After waking up to the morning moos of nearby cows, we paddle onwards for just short of four miles, the sea behaving itself a little better than yesterday, but still putting up a fair fight. I’m windswept and my arms ache a little, but as soon as I see our final stop, I’m reenergised. The clouds have retreated, leaving a blue sky over a sandy beach so white it could almost pass for the Caribbean.
Once the tents are erected, we paddle a short way across to a tiny island and lie on the sand, the sun warming our faces. Yesterday the early September weather was distinctly autumnal, but today, for an hour or two at least, it’s summer again.
Emboldened, I decide to go for a dip, and wade waist-deep into the water before throwing myself in up to the neck. It’s cold. Extremely cold. But I manage to swim a couple of quick lengths, using points on the beach as my markers, before the burn of the cold on my skin sends me scuttling back out onto the sand.
That night we make another campfire on our island. There’s a chill in the air, so we get as close to the flames as we can. My hair, clothes, and even the rubber lid of my cup soak up that distinctive smoky scent that will linger for weeks after I get back, making me smile. Before going to bed I pop a small rock on the fire for a few minutes before taking it back to my tent with me. Wrapped in a jumper, at the end of my sleeping bag, it’s the perfect foot-warmer.
In the morning, we attempt our return to Arisaig, but the water is against us; it’s choppier than ever, washing some of us back onto the beach and sweeping others towards the rocks.
In the morning, we attempt our return to Arisaig, but the water is against us; it’s choppier than ever, washing some of us back onto the beach and sweeping others towards the rocks. We decide paddling wasn’t meant to be today, and put our tents back up.
That’s the way it is in the Highlands; bad weather can come from nowhere, and all plans are provisional. Luckily, no one has anywhere better to be, so we embrace being marooned. We spend the day chatting, napping and playing improvised games of boules with rocks on the sand. That night I drift off listening to the thwack of heavy rain on canvas. We wake before 6am and pack up in the pitch black morning.
As we set off, the sun is just starting to peek over the craggy peninsulas and islands that lie ahead. We paddle silently in the blueish light, a gentle breeze behind us, our paddles slicing through the glassy water as jellyfish propel themselves forward on either side of us.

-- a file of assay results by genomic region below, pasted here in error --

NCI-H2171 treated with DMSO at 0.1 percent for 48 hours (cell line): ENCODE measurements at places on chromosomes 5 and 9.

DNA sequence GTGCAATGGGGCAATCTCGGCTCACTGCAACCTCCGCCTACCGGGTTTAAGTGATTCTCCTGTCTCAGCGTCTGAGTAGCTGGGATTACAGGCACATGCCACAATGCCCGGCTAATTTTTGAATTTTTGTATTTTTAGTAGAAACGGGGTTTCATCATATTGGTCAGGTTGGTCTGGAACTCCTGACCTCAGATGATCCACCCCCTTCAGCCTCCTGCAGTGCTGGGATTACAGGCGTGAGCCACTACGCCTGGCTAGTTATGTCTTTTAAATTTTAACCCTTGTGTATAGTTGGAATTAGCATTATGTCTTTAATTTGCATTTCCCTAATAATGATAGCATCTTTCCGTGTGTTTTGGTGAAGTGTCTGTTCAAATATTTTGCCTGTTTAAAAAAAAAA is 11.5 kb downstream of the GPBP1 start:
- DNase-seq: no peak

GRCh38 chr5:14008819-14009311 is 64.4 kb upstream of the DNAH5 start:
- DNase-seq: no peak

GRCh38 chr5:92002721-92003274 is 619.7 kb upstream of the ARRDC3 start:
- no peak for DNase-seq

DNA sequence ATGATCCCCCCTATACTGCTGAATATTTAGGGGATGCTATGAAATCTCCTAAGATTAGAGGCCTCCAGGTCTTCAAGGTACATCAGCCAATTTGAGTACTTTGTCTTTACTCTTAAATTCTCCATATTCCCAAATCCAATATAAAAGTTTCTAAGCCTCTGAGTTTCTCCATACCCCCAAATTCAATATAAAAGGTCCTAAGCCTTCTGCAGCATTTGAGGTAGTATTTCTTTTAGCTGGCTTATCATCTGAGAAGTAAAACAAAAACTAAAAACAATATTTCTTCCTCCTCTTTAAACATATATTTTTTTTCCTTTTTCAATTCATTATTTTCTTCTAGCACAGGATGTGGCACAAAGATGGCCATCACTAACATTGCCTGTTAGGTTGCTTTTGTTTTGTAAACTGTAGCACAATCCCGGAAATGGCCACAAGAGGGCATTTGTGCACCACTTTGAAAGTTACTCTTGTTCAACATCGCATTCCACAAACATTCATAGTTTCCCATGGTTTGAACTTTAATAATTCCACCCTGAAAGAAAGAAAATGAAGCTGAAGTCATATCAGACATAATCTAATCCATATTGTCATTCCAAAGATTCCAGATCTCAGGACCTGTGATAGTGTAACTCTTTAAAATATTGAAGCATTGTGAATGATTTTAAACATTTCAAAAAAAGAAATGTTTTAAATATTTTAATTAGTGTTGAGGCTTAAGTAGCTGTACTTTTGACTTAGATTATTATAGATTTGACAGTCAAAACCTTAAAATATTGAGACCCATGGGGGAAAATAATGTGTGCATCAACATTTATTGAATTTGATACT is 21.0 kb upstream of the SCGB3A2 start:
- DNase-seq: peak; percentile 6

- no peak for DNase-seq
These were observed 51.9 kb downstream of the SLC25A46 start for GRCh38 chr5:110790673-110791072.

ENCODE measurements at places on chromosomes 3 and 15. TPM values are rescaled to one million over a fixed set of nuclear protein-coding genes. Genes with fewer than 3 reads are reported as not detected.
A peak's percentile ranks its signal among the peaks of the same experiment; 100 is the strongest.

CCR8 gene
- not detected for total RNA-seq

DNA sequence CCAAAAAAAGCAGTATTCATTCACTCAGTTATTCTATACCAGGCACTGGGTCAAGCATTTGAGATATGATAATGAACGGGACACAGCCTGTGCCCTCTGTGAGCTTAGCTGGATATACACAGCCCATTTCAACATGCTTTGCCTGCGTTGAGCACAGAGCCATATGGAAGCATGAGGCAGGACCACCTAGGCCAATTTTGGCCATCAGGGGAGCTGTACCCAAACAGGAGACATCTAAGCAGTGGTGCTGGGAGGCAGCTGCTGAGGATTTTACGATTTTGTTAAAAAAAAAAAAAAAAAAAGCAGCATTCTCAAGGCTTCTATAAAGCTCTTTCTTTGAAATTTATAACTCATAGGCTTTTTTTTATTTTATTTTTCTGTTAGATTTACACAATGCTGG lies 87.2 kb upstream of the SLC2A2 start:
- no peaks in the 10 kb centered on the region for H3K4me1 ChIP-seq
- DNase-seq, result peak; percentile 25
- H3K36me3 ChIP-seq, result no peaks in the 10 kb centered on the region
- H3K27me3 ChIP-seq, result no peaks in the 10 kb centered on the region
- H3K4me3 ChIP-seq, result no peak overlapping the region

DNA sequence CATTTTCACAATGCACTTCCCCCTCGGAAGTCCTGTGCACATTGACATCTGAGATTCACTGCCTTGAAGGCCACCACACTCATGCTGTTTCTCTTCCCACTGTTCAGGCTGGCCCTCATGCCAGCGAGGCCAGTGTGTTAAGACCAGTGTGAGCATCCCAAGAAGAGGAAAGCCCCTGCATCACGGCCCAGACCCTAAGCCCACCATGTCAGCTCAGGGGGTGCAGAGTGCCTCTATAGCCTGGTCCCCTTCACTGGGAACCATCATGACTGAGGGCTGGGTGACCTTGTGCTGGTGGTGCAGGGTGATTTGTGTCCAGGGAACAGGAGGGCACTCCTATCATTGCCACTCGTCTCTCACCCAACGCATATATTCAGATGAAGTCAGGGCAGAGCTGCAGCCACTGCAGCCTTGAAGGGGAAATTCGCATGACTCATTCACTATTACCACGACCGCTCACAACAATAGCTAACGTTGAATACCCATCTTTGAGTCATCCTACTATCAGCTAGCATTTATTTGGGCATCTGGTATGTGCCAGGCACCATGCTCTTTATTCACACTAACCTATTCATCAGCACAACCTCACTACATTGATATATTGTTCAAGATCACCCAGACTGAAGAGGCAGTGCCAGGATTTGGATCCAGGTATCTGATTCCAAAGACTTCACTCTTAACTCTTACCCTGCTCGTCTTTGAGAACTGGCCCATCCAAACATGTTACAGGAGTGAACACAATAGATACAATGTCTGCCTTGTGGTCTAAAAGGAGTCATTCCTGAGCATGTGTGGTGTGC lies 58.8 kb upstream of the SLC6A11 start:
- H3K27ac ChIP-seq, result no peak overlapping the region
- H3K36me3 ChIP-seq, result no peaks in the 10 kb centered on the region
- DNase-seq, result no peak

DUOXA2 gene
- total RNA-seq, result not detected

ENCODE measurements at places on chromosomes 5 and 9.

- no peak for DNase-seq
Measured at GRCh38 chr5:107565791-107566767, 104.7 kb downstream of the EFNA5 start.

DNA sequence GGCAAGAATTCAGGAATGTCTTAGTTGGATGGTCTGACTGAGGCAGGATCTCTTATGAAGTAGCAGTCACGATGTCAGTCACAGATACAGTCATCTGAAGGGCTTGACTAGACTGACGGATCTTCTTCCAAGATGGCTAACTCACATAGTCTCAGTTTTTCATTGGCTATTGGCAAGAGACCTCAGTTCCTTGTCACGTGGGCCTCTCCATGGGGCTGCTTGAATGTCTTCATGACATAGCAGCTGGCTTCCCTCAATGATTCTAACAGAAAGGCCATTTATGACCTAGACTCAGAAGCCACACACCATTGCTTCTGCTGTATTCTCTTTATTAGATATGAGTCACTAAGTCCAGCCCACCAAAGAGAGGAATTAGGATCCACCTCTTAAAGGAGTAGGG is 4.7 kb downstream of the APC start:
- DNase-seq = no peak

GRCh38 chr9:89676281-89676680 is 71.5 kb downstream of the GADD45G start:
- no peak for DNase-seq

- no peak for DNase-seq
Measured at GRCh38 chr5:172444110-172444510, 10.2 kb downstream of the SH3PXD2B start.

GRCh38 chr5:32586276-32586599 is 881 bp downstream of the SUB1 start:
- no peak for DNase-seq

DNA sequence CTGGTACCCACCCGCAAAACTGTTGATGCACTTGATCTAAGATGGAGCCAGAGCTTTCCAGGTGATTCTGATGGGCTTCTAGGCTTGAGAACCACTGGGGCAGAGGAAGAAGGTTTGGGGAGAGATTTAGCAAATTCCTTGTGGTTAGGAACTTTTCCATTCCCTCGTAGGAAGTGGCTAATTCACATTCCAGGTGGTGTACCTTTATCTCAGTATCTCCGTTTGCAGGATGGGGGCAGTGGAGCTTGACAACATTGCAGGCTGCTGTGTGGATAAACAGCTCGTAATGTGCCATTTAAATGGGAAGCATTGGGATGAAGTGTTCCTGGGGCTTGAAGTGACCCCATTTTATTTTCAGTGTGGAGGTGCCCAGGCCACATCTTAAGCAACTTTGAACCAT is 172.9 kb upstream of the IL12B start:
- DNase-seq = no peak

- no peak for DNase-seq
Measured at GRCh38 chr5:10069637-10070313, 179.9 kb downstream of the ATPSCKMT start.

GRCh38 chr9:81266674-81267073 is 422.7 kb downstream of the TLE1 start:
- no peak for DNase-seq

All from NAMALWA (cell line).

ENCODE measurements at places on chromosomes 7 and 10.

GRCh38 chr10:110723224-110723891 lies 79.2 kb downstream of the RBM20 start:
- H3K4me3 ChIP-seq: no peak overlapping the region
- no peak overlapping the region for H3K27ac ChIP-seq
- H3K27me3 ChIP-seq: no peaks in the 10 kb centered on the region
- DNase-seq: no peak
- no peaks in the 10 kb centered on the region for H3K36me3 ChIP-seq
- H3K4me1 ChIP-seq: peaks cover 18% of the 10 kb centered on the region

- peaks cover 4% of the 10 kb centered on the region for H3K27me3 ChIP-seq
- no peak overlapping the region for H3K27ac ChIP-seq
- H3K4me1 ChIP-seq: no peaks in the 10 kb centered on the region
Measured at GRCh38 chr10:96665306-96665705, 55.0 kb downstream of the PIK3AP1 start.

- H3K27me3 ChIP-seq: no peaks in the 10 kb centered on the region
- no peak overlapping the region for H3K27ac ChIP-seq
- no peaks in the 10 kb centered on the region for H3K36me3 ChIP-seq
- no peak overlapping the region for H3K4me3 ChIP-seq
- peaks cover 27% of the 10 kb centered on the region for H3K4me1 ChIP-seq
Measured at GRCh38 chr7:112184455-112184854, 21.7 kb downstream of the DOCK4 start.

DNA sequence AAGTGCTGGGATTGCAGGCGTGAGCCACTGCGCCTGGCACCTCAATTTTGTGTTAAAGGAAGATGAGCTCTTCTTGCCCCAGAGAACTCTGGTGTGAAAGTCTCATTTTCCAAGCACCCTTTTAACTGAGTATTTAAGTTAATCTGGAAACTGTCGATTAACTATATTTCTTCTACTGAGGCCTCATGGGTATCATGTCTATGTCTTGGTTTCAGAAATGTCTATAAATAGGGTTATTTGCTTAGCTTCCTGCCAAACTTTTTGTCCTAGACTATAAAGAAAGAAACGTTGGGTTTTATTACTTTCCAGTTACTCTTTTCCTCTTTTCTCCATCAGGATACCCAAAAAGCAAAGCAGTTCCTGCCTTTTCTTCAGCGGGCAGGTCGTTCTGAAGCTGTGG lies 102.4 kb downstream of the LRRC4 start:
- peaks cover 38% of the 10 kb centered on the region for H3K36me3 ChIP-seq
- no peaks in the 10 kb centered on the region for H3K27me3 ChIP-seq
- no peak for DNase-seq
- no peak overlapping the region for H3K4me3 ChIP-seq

The sky catches fire at dawn, and we glide towards the inferno. I stand all the way, enjoying the hypnotic sweep of the paddle through water, admiring the world coming to life around me. Soon, we’ve passed Carlotta’s, and less than two hours after we set out we’re approaching our start point. It’s hard to believe we were so close the whole time.
On the home stretch, Barry drifts up alongside me. He seems relieved we’ve had a morning of perfect paddling weather, and that our marooning was only short-term.
“Scotland gives you these amazing moments, but it makes you work for them,” he says. And he’s right. Mother Nature has chosen the final moment of our wild weekend, just before we return to our cars, clean clothes and daily lives, to remind us what we’ll be missing when we leave.
Three more adventures in Scotland’s wild west
Summiting Ben Nevis
Scale the UK’s highest peak and you’ll be rewarded with fabulous views of glacial valleys and distant lochs. Of the two main routes to Ben Nevis’ 1,345 metres summit, the Mountain Track is rather easier than the challenging Carn Mor Dearg Arete route.
Five Ferries cycle route
This 52-mile route takes in the islands of Arran and Bute, as well as the Cowal and Kintyre peninsulas. The four stages of the ride are connected by – that’s right – five ferry journeys.
Sea kayaking trail
Europe’s first long-distance sea kayak route, the 310-mile Scottish Sea Kayak Trail, takes you from the beautiful Isle of Gigha all the way to the Summer Isles near Ullapool. You can tackle chunks of it in a day or two or go the whole hog.
Health & safety
You’ll end up in some relatively remote areas, so a guide is highly recommended.
What to pack
Camping gear, a dry bag, plenty of warm layers, waterproofs and wetsuit boots for paddling in.
Wilderness SUP offers a three-night paddleboard adventure on Scotland’s west coast from £500 pp, including two nights wild camping, one in a local bunkhouse, beach walks and plenty of SUP in between.
Nicola travelled by the Caledonian Sleeper train, which serves Fort William and other Highland stations including Arisaig, from London Euston. Twin berths (for two people) cost from £170 one way.
Regular local trains and buses connect Arisaig with Fort William and Inverness is easily reached on public transport too. Once there, transport to the start point for the trip can be arranged via Wilderness SUP.
Food and drink
Wilderness SUP provides much of the food during their wild camping adventure (expect warming porridge for breakfast and hearty, filling dishes for dinner). You’ll need to bring additional snacks, plus the all-important alcohol for campfire nights.
Where to stay
Bookend camping with a well earned comfortable bed at The Arisaig Hotel, which also has a cosy bar and restaurant. Double rooms from £80, beds in the adjoining bunkhouse from £25pp.